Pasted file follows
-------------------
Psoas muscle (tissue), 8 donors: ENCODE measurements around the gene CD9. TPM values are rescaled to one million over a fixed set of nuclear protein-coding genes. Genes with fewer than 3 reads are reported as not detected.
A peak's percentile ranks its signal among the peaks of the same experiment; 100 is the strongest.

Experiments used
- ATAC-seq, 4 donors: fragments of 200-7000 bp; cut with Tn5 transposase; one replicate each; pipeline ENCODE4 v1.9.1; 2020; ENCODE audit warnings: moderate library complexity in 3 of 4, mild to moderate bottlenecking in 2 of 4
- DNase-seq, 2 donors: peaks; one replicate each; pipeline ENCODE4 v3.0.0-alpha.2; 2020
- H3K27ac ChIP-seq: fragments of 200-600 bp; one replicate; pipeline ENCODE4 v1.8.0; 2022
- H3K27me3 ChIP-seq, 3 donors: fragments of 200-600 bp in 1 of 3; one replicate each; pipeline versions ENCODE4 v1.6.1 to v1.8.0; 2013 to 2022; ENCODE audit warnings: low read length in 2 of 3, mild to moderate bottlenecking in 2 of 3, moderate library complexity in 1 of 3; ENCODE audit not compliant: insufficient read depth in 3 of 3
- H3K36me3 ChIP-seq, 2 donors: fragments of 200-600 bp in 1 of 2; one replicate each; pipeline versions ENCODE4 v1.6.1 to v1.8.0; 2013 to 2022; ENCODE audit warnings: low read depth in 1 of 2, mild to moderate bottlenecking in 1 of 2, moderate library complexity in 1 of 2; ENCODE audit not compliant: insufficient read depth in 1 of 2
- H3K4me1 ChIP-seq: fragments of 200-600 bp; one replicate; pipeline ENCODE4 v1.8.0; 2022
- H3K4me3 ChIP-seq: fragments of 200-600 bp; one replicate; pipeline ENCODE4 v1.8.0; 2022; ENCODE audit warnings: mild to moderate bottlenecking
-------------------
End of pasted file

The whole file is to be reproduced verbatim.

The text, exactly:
Psoas muscle (tissue), 8 donors: ENCODE measurements around the gene CD9. TPM values are rescaled to one million over a fixed set of nuclear protein-coding genes. Genes with fewer than 3 reads are reported as not detected.
A peak's percentile ranks its signal among the peaks of the same experiment; 100 is the strongest.

Experiments used
- ATAC-seq, 4 donors: fragments of 200-7000 bp; cut with Tn5 transposase; one replicate each; pipeline ENCODE4 v1.9.1; 2020; ENCODE audit warnings: moderate library complexity in 3 of 4, mild to moderate bottlenecking in 2 of 4
- DNase-seq, 2 donors: peaks; one replicate each; pipeline ENCODE4 v3.0.0-alpha.2; 2020
- H3K27ac ChIP-seq: fragments of 200-600 bp; one replicate; pipeline ENCODE4 v1.8.0; 2022
- H3K27me3 ChIP-seq, 3 donors: fragments of 200-600 bp in 1 of 3; one replicate each; pipeline versions ENCODE4 v1.6.1 to v1.8.0; 2013 to 2022; ENCODE audit warnings: low read length in 2 of 3, mild to moderate bottlenecking in 2 of 3, moderate library complexity in 1 of 3; ENCODE audit not compliant: insufficient read depth in 3 of 3
- H3K36me3 ChIP-seq, 2 donors: fragments of 200-600 bp in 1 of 2; one replicate each; pipeline versions ENCODE4 v1.6.1 to v1.8.0; 2013 to 2022; ENCODE audit warnings: low read depth in 1 of 2, mild to moderate bottlenecking in 1 of 2, moderate library complexity in 1 of 2; ENCODE audit not compliant: insufficient read depth in 1 of 2
- H3K4me1 ChIP-seq: fragments of 200-600 bp; one replicate; pipeline ENCODE4 v1.8.0; 2022
- H3K4me3 ChIP-seq: fragments of 200-600 bp; one replicate; pipeline ENCODE4 v1.8.0; 2022; ENCODE audit warnings: mild to moderate bottlenecking